Cows with subclinical hypocalcaemia (SCH) are not easy to identify, but determining incidence and prevalence in the dairy herd is critical. The challenge: these animals do not show clinical symptoms, but have blood calcium concentrations below a still-undefined critical threshold. This level isn’t low enough to cause clinical milk fever, but is low enough to cause significant problems, often leading to a cascade of negative health effects.

The case

Several months ago, the health reports for a 1,500-cow Midwest dairy were full of disturbing data. Despite a low incidence of clinical hypocalcaemia, or milk fever, metritis incidence was about 20% and consistently higher than desired. Days open stretched beyond 130 days for much of the herd, and cows seemed to have a difficult time efficiently transitioning to their next lactation. Although cows didn’t appear to have physical symptoms of a health disorder, peak milk also was down about 10 lbs. per cow.

The evaluation

The herd owners knew there was a problem. After consulting with their nutritionist and veterinarian, they determined SCH was likely at the root of the dairy’s challenge.

The dairy team evaluated the prefresh diet to ensure it was formulated for a dietary cation-anion difference (DCAD) of -8 to -12 meq/100g dry matter. This practice is proven to consistently acidify cows and helps reduce risk of clinical and SCH postpartum. As a result of this lower ration DCAD, more of the total blood calcium becomes available in ionized form – reducing the risk of SCH and milk fever.

Next, forages and byproduct commodity feeds were analyzed for sodium, potassium, chloride and sulfur – the four components of the DCAD equation – using wet chemistry analysis.

Lastly, the dairy set up a protocol to monitor urine pH. Urine pH serves as a reflection of blood pH, which assesses the effectiveness of implementing a negative DCAD diet. Urine samples were taken from cows fed the close-up diet for at least seven days and at least a week away from expected calving. These animals had acclimated to the diet, and dry matter intake levels were relatively stable. The urine samples were consistently taken within three to four hours post-feeding, the time frame urine pH would be at its lowest point.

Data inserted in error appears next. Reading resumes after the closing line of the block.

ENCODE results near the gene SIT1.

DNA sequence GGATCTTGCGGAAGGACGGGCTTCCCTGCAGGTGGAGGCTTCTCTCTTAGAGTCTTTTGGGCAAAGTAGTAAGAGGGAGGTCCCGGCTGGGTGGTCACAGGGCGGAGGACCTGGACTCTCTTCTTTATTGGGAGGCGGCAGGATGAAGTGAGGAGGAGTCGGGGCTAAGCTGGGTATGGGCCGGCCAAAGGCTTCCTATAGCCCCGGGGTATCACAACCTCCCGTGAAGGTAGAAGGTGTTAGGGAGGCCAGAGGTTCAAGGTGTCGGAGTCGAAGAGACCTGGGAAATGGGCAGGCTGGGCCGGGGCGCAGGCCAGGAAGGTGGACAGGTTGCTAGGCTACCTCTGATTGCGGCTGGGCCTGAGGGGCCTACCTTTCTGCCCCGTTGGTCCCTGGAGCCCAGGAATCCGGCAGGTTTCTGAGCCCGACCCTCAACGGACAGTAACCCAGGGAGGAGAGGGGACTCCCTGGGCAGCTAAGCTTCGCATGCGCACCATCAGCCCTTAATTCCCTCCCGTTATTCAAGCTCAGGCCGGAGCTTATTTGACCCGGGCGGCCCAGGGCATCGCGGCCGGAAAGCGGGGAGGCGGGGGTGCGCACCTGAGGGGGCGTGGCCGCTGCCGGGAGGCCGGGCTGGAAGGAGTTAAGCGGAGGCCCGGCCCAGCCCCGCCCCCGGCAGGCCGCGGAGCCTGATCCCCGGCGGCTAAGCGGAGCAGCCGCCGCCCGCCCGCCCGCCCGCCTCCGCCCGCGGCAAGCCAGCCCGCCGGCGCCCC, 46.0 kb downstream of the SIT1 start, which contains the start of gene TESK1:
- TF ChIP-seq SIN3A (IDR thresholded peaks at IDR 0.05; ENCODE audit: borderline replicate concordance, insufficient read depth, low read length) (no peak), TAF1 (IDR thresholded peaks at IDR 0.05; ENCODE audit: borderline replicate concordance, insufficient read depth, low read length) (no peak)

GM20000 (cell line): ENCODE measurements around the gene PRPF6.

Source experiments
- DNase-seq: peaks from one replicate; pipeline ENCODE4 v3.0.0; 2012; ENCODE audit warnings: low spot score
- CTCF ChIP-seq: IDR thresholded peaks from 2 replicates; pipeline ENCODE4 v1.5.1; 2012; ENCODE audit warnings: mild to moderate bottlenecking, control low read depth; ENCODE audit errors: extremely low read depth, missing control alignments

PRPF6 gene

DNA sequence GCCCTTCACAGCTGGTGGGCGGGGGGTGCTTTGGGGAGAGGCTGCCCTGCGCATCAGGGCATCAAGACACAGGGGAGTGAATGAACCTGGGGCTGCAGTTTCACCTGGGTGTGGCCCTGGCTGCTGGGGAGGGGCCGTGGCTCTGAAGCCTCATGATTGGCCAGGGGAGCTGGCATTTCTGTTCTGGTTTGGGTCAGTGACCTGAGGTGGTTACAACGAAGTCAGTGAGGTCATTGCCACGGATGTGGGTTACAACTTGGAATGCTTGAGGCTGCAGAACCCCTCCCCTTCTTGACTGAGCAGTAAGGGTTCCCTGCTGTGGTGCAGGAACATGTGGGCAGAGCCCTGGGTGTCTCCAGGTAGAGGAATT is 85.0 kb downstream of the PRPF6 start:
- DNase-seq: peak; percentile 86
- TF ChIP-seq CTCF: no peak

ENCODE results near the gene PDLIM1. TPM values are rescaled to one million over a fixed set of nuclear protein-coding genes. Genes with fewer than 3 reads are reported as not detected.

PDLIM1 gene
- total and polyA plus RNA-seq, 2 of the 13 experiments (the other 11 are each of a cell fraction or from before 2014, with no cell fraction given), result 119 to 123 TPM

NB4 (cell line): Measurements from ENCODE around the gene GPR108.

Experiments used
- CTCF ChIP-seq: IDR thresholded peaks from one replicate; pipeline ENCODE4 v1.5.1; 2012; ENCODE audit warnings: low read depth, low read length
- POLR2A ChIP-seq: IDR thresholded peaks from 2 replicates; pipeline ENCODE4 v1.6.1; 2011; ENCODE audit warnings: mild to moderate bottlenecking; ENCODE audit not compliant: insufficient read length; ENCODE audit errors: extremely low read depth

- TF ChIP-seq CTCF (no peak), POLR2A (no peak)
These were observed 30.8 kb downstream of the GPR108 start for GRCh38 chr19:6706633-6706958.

The solution

Results from these steps offered a clearer picture of what was happening in the herd. Wet chemistry analyses of feedstuffs showed elevated levels of potassium in the prefresh diet, as well as higher-than-desired levels of dietary sodium. As a result, ration DCAD was higher than the target level for prepartum cows.

This also resulted in variable urine pH levels, with less than half of the Holstein herd falling within the target range of 5.8 to 6.5.

To correct these issues, the dairy found a new source of a lower potassium forage for the prefresh diet. Their nutritionist also decreased ration sodium levels, while increasing chloride and sulfur levels with research-proven feed ingredients. These actions lowered the prefresh diet DCAD to the desired -8 to -12 meq/100g dry matter.

Dairy personnel followed the urine pH monitoring protocol to track progress. Shortly after making these nutrition adjustments, cows were back within the urine pH target range.

The result

Within a few weeks, metritis incidence was cut in half. Within a couple of months, days open dropped to 110 days for 75% of the herd, and peak milk climbed by 12 lbs. per cow. The dairy also reported fewer high fever incidents with fresh cows.

These significant improvements demonstrate that what you can’t see really can hurt you. In the case of SCH, the lack of physical symptoms masked the real damage the disorder caused this herd. The key to success was a deliberate, consistent monitoring program followed by a scientifically based intervention – something any herd, anywhere can implement and maintain.

To learn more about SCH monitoring and prevention, visit